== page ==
|Published Scientific Papers on Thujone
Chemical Composition of Vintage Preban Absinthe with Special Reference to
Thujone, Fenchone, Pinocamphone, Methanol, Copper, and Antimony
by Dirk W. Lachenmeier, David Nathan-Maister, Theodore A. Breaux, Eva-Maria Sohnius,
Kerstin Schoeberl, and Thomas Kuballa
Published in Journal of Agricultural and Food Chemistry, April 2008
Thirteen samples of authentic absinthe dating from the preban era (i.e., prior to 1915) were analyzed for parameters that were
hypothesized as contributing to the toxicity of the spirit, including naturally occurring herbal essences (thujone, pinocamphone,
fenchone), methanol, higher alcohols, copper, and antimony. The total thujone content of preban absinthe was found to range between
0.5 and 48.3 mg/L, with an average concentration of 25.4 20.3 mg/L and a median concentration of 33.3 mg/L. The authors conclude
that the thujone concentration of preban absinthe was generally overestimated in the past. The analysis of postban (1915–1988) and
modern commercial absinthes (2003–2006) showed that the encompassed thujone ranges of all absinthes are quite similar,
disproving the supposition that a fundamental difference exists between preban and modern absinthes manufactured according to
historical recipes. Analyses of pinocamphone, fenchone, base spirits, copper, and antimony were inconspicuous. All things
considered, nothing besides ethanol was found in the absinthes that was able to explain the syndrome “absinthism”.
A (slightly modiified) version of the press release accompanying the article:
Absinthe is an alcoholic aperitif made from alcohol and distilled herbs or herbal extracts, amongst them grand wormwood (Artemisia
absinthium) and green anise, but also usually including 4 other herbs: petite wormwood (Artemisia pontica), fennel, hyssop, and
melissa (lemon balm).
The most popular misconception about absinthe is that it is an illicit drug, or at least similar to a drug in effect. This is not true. The
hysteria surrounding absinthe in the early 20th century fueled the misconception that absinthe was a powerful intoxicant, caused
hallucinations that drove men mad, threw them into epileptic fits, and made van Gogh slice off his ear.
The truth however, is both more interesting and less sensational. The story centers around a substance called thujone, which is a
natural constituent of wormwood, and regarded as its 'active' ingredient. Thujone was said to be hallucinogenic and/or harmful, causing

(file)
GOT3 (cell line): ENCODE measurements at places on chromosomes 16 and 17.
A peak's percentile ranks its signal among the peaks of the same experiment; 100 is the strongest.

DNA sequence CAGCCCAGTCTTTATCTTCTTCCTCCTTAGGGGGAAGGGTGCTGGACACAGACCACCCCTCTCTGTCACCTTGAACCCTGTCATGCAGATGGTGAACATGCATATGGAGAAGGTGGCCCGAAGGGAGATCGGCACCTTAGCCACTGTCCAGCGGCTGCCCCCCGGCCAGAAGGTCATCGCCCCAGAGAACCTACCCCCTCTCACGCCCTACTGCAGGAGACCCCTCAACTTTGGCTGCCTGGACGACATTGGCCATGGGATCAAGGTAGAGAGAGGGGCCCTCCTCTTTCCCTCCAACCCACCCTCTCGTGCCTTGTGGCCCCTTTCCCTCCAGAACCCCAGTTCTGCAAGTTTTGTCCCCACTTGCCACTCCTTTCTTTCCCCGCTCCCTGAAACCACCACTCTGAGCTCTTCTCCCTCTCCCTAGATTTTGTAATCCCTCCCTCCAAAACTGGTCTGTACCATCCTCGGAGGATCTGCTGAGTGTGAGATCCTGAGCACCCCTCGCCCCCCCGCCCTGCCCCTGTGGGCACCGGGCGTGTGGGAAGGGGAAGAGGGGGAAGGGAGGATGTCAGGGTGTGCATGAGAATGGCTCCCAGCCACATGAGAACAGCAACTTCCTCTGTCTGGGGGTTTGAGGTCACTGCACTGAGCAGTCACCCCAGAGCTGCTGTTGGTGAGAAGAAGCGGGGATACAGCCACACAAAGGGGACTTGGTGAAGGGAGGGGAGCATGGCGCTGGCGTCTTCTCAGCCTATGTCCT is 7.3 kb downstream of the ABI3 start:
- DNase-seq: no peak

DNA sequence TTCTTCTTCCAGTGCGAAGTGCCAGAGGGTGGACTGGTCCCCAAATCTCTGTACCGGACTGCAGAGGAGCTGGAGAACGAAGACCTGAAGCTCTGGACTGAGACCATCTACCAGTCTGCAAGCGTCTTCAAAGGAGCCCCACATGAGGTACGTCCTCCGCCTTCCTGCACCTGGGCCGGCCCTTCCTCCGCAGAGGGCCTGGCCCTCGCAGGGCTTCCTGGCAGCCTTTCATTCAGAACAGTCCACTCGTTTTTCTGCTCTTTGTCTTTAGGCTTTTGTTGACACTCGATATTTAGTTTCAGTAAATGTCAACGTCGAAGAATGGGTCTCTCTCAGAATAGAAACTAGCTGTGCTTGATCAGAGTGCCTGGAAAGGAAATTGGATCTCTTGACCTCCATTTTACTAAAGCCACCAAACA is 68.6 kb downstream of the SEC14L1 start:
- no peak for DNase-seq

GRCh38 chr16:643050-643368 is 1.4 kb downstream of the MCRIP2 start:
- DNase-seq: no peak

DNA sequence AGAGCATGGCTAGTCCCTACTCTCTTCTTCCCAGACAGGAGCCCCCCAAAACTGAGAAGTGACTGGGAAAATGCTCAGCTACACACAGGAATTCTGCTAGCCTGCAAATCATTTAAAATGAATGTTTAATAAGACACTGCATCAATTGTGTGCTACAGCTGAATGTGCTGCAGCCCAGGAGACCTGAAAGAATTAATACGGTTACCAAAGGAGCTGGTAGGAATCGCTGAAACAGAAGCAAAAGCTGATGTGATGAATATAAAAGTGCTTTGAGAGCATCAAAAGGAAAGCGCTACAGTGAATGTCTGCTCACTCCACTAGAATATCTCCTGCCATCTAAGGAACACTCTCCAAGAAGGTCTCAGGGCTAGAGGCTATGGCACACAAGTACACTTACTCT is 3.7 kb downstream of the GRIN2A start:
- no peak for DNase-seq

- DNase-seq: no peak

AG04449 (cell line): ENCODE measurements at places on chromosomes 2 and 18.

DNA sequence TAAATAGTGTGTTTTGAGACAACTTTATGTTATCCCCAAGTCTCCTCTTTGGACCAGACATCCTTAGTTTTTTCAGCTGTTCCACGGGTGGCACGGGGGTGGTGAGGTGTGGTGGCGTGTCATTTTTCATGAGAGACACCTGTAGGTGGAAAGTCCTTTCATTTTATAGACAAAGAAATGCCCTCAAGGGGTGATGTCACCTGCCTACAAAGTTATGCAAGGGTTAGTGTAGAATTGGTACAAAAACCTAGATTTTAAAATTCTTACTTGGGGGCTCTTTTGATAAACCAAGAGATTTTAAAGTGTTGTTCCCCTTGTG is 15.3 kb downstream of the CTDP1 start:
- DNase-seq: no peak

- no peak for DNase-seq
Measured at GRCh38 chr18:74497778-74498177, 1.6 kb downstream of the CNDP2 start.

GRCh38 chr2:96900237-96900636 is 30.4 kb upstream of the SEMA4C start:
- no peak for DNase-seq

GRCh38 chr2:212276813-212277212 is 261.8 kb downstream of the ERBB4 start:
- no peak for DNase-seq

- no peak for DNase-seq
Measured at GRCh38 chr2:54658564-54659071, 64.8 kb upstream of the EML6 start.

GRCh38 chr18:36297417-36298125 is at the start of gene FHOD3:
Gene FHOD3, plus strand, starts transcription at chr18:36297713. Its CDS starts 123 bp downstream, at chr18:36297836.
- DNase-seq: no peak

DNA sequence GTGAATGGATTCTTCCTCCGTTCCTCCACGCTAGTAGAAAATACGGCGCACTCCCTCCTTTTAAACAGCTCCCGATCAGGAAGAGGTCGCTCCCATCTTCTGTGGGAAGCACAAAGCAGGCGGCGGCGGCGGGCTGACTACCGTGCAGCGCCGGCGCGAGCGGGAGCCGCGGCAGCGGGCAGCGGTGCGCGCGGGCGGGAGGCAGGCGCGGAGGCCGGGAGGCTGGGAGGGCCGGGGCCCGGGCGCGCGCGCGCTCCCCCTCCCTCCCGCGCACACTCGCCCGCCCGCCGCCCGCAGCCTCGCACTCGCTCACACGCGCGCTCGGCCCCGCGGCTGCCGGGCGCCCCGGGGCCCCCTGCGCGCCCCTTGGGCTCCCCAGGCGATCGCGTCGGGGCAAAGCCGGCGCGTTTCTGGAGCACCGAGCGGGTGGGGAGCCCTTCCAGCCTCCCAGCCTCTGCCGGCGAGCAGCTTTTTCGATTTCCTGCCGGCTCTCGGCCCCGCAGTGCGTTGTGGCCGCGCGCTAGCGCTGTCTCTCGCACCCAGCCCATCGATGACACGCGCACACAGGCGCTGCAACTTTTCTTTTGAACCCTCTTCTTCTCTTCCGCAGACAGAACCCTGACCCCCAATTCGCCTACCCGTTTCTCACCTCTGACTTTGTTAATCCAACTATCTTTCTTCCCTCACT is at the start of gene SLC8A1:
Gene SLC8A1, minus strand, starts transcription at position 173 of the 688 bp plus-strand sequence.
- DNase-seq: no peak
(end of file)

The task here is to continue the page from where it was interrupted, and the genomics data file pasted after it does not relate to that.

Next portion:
the distinct syndrome 'absinthism'; this is why there's been a widespread ban on absinthe all these years.
Scientists from the USA, the UK and Germany have now uncovered the truth about thujone in absinthe by, for the very first time,
analyzing the actual thujone content of a representative sampling of original vintage absinthes. Their study has recently appeared in the
American Chemical Society's peer-reviewed Journal of Agricultural and Food Chemistry. The full text can be accessed below in PDF
Perhaps surprisingly, samples of absinthe made in France and Switzerland before the ban survive today. Still-sealed intact original
bottles of the famous elixir emerge from the dust of history from time to time. In an extensive international effort, more than a dozen
samples of authentic vintage pre-ban absinthes were collected, from bottles found in France, Switzerland, Spain, Italy, the Netherlands,
and the USA. Only bottles of unquestioned authenticity were used (e.g. intact wax seals, original corks and labels).
In total, thirteen pre-ban absinthes, including many of the largest and most popular brands, were analyzed for thujone as well as for
further parameters that have been hypothesized as contributing to the toxicity of pre-ban absinthe, including naturally occurring herbal
essences (e.g. pinocamphone, fenchone), methanol, higher alcohols, copper, and antimony.
The results of the analysis show quite conclusively that the thujone concentration of pre-ban absinthe has been grossly over-estimated
in the past. Papers published in the 1980's and 1990's postulated thujone concentrations as high as 260 mg/L, on the basis of purely
theoretical calculations, not actual analysis. It's already well known that modern absinthes made according to historical recipes don't
have anything like these levels of thujone ' now, this new study has shown that the original absinthes of the Belle Époque also had only
very moderate levels of thujone. The total thujone content of the 13 pre-ban samples was found to range between 0.5 and 48.3 mg/L.
Contrary to ill-informed speculation, the average thujone content of 25.4 ± 20.3 mg/L fell within the modern EU limit of 35 mg/L.
All other constituents were also toxicologically inconspicuous. Nothing besides ethanol was found in the absinthes able to explain the
so-called syndrome 'absinthism'. In other words, the entire historical demonization of absinthe is based on a false premise ' that it is a
thujone-rich drink. It isn't.
It is now increasingly clear in fact that well-made absinthes following authentic traditional recipes seldom have thujone levels much in
excess of the EU limit. It seems that irrespective of the quantity of wormwood used, relatively little thujone makes it through the distilling
process into the final distillate. The significance of this finding can't be overstated. Many herbs, including those commonly used in
cooking, contain substances that if consumed in enormous quantities are potentially harmful. But common sense tells us that they are
safe to use, because in practice these substances are only present in miniscule amounts. Likewise with absinthe ' yes it contains
thujone, yes thujone is potentially harmful, but the quantity of thujone actually in a bottle of absinthe is extremely small.
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